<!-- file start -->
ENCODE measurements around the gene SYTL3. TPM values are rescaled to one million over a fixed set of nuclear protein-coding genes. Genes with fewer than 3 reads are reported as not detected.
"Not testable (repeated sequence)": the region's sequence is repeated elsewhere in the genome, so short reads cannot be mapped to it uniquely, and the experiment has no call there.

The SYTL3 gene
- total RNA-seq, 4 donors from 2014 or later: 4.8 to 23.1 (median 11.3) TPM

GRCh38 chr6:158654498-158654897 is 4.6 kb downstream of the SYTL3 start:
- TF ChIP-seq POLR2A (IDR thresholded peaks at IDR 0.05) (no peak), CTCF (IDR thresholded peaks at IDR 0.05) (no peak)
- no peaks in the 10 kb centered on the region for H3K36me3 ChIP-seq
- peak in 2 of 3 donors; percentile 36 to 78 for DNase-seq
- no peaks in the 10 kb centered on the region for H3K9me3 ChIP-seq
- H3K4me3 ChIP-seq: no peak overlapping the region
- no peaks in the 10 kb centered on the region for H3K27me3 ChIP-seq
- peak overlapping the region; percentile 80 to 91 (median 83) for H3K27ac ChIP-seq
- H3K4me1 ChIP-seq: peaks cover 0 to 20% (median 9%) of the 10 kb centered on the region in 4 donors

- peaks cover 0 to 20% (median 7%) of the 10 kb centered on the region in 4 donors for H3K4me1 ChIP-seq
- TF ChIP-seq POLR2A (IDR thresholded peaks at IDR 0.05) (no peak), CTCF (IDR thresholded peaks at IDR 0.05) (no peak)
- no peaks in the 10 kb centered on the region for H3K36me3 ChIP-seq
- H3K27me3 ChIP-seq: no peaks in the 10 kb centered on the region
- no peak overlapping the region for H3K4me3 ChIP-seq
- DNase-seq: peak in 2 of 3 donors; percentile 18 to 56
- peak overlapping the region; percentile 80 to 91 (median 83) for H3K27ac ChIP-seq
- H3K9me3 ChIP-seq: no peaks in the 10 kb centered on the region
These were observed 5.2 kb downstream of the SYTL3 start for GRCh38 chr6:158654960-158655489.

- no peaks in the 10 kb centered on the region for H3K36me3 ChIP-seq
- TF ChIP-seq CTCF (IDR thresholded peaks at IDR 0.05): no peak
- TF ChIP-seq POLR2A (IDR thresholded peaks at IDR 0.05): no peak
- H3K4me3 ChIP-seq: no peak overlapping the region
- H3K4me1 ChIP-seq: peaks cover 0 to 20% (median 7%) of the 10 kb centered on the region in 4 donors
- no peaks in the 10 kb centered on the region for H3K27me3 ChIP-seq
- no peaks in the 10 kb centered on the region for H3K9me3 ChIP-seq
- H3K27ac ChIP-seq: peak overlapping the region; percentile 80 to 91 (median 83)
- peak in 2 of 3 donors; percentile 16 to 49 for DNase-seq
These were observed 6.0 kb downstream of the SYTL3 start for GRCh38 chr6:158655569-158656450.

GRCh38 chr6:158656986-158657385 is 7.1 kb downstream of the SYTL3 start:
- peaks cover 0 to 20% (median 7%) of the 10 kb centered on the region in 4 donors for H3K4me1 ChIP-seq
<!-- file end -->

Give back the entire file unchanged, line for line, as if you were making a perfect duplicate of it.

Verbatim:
ENCODE measurements around the gene SYTL3. TPM values are rescaled to one million over a fixed set of nuclear protein-coding genes. Genes with fewer than 3 reads are reported as not detected.
"Not testable (repeated sequence)": the region's sequence is repeated elsewhere in the genome, so short reads cannot be mapped to it uniquely, and the experiment has no call there.

The SYTL3 gene
- total RNA-seq, 4 donors from 2014 or later: 4.8 to 23.1 (median 11.3) TPM

GRCh38 chr6:158654498-158654897 is 4.6 kb downstream of the SYTL3 start:
- TF ChIP-seq POLR2A (IDR thresholded peaks at IDR 0.05) (no peak), CTCF (IDR thresholded peaks at IDR 0.05) (no peak)
- no peaks in the 10 kb centered on the region for H3K36me3 ChIP-seq
- peak in 2 of 3 donors; percentile 36 to 78 for DNase-seq
- no peaks in the 10 kb centered on the region for H3K9me3 ChIP-seq
- H3K4me3 ChIP-seq: no peak overlapping the region
- no peaks in the 10 kb centered on the region for H3K27me3 ChIP-seq
- peak overlapping the region; percentile 80 to 91 (median 83) for H3K27ac ChIP-seq
- H3K4me1 ChIP-seq: peaks cover 0 to 20% (median 9%) of the 10 kb centered on the region in 4 donors

- peaks cover 0 to 20% (median 7%) of the 10 kb centered on the region in 4 donors for H3K4me1 ChIP-seq
- TF ChIP-seq POLR2A (IDR thresholded peaks at IDR 0.05) (no peak), CTCF (IDR thresholded peaks at IDR 0.05) (no peak)
- no peaks in the 10 kb centered on the region for H3K36me3 ChIP-seq
- H3K27me3 ChIP-seq: no peaks in the 10 kb centered on the region
- no peak overlapping the region for H3K4me3 ChIP-seq
- DNase-seq: peak in 2 of 3 donors; percentile 18 to 56
- peak overlapping the region; percentile 80 to 91 (median 83) for H3K27ac ChIP-seq
- H3K9me3 ChIP-seq: no peaks in the 10 kb centered on the region
These were observed 5.2 kb downstream of the SYTL3 start for GRCh38 chr6:158654960-158655489.

- no peaks in the 10 kb centered on the region for H3K36me3 ChIP-seq
- TF ChIP-seq CTCF (IDR thresholded peaks at IDR 0.05): no peak
- TF ChIP-seq POLR2A (IDR thresholded peaks at IDR 0.05): no peak
- H3K4me3 ChIP-seq: no peak overlapping the region
- H3K4me1 ChIP-seq: peaks cover 0 to 20% (median 7%) of the 10 kb centered on the region in 4 donors
- no peaks in the 10 kb centered on the region for H3K27me3 ChIP-seq
- no peaks in the 10 kb centered on the region for H3K9me3 ChIP-seq
- H3K27ac ChIP-seq: peak overlapping the region; percentile 80 to 91 (median 83)
- peak in 2 of 3 donors; percentile 16 to 49 for DNase-seq
These were observed 6.0 kb downstream of the SYTL3 start for GRCh38 chr6:158655569-158656450.

GRCh38 chr6:158656986-158657385 is 7.1 kb downstream of the SYTL3 start:
- peaks cover 0 to 20% (median 7%) of the 10 kb centered on the region in 4 donors for H3K4me1 ChIP-seq